11-27-2012, 10:30 PM
  #5
Started
Please don't teach your horse to rear up as a "trick". My friend's teenage cousin taught her horse to rear up on command despite several warnings not to because it was dangerous. But still she did it when no one was around. Well one day when riding her horse reared with her but this time he fell backwards on her. She fractured her back, broke her pelvis and one of her legs. And as horrible as that was thank god she didn't end up paralyzed or killed. So I hope the liberty training isn't you wanting to teach her that by "making a bad behavior good". But as far as the following without the lead and coming when called those are great things to teach I do the same with my horses. I think if your wanting to teach your horse something training wise I'd immediately get started on teaching her not to rear. The older they get the harder it is to break trust me I know from personal experience. When she rears move her feet, I'd be keeping a whip handy to break that problem. Be safe. I hope I'm not coming off mean I just don't want you getting hurt. Keep learning you sound like you've taught her a lot. Just make sure you teach her things that make her safer to be around not worse.
Kayty, rookie and EvilHorseOfDoom like this.
     
    11-27-2012, 10:40 PM
  #6
Showing
One that will stand you in good stead is to teach her to stand, first while you circle her while touching her, then graduate farther and farther away until you can walk 50' and return without her moving her feet. I offered a treat when I first circled without him moving. It provided great motivation to stand still. Within about 20 min and half a dozen treats I could make huge circles around him and his feet remained glued to the ground. To start stand in front, a little to her left side and hold your left hand like a stop sign. If she starts to come to you move toward her and press on her nose then with hand up ask her to "stand". Even if you go just past her shoulder turn away and come back to where you started and offer the reward. Don't go an farther along her side until she is willing to stand still. Take you time. It may have to be in small increments but somewhere along the line she'll put them all together and you'll think she's wonderful and smart. Which she is.
Shropshirerosie likes this.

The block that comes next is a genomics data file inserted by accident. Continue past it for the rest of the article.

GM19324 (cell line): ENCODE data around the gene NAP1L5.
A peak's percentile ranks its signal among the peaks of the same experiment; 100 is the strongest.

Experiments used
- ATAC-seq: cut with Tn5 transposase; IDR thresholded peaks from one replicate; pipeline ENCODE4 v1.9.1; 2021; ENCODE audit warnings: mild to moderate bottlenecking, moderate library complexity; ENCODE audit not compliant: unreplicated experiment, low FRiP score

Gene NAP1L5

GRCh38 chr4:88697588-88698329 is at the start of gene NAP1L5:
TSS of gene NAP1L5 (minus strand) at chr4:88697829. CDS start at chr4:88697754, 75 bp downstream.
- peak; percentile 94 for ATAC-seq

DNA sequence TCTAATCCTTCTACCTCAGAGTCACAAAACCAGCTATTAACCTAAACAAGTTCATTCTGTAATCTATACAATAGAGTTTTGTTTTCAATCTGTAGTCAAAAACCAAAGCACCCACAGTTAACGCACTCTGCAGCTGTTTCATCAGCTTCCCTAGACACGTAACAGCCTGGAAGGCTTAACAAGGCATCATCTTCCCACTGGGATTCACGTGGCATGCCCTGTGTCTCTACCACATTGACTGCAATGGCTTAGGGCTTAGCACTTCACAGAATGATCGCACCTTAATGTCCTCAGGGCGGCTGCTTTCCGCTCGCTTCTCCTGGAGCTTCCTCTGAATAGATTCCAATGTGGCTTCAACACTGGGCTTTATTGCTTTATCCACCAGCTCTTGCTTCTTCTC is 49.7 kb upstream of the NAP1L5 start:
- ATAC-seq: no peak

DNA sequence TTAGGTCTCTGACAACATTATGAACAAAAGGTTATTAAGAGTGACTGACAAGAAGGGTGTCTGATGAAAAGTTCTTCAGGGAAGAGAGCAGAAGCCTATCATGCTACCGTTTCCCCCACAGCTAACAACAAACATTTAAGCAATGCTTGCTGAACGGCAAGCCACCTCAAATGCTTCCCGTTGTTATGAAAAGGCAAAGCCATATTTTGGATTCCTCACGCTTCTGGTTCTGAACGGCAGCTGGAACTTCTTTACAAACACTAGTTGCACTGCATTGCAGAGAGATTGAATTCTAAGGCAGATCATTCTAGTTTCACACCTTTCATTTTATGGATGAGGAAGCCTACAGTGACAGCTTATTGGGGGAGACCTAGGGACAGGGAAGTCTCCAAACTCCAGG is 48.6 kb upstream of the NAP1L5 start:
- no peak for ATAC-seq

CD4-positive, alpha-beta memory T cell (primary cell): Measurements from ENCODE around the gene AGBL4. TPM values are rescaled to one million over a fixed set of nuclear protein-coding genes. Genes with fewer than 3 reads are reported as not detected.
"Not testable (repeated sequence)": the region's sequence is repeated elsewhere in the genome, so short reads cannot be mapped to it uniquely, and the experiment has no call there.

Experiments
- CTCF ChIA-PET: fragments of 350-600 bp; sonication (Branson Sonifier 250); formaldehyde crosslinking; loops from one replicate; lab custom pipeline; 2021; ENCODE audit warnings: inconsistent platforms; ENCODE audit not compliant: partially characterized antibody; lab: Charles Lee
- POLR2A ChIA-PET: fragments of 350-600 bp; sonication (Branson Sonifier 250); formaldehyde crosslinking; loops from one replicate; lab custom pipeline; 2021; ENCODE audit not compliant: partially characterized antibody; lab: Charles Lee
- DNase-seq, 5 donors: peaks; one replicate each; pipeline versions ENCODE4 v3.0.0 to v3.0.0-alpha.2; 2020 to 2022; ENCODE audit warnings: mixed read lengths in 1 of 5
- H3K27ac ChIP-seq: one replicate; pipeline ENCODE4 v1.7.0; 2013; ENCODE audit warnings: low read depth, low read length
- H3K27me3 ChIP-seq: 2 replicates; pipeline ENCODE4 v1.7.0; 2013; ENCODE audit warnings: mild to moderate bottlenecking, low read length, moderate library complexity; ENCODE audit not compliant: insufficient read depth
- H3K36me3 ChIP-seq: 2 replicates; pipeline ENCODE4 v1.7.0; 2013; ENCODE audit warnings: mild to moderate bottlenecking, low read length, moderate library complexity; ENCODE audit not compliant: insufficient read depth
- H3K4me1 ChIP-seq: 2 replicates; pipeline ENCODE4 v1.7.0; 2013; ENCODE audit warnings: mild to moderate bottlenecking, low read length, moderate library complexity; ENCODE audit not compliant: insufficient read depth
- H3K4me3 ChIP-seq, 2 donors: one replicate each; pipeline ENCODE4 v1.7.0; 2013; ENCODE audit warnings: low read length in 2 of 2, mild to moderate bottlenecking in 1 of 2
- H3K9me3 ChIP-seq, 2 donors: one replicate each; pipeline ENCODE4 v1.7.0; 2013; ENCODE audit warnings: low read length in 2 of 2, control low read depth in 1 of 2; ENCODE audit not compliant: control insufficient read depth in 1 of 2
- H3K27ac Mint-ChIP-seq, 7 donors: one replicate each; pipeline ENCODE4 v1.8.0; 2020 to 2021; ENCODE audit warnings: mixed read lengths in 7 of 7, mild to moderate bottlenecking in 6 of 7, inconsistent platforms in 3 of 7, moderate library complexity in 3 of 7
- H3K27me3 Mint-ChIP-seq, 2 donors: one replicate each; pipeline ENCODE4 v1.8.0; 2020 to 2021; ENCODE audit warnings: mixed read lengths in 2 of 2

11-28-2012, 04:30 PM
  #7
Yearling
Thanks, I am not planning on teaching her to rear on command. But What I do what to teach her is to bow, or lay down so it is easier to get up on her bareback, in the future, when she is broke.
     
    11-28-2012, 04:42 PM
  #8
Started
Ok good those are much safer things to teach your horse.
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    11-29-2012, 12:33 AM
  #9
Yearling
I was also thinking about teaching her to smile and small tricks like that!
     
    12-03-2012, 05:25 PM
  #10
Foal
Ive just done a Clinic with Carlos Tabernaberri. His idea is that if the horse comes to you in a paddock, follows you while no tools being used eg halter, anytime your horse want to be with you without the addition of any tool, the the horse is at liberty, it can do what it wants but chooses to be with you instead. So I would say you are on the right track and doing great. Can't help you on the training of all those liberty moves that are awesome to watch( I would have no idea LOL) but sounds like you have the right start and bond with your horse for you both to do great, I love to watch people working a horse at liberty , especially when it looks like a dance. To me it shows the greatest bond and trust between horse and human.

However I myself would never teach my own horse to rear ect because I personally don't know enough about it. I think for trainers who teach their horses advanced liberty work for their demonstrations and stuff, its great to watch but you would need to know your stuff 100% because other wise it can become dangerous, you may accidently give the horse the wrong cue at the wrong time and disaster strikes.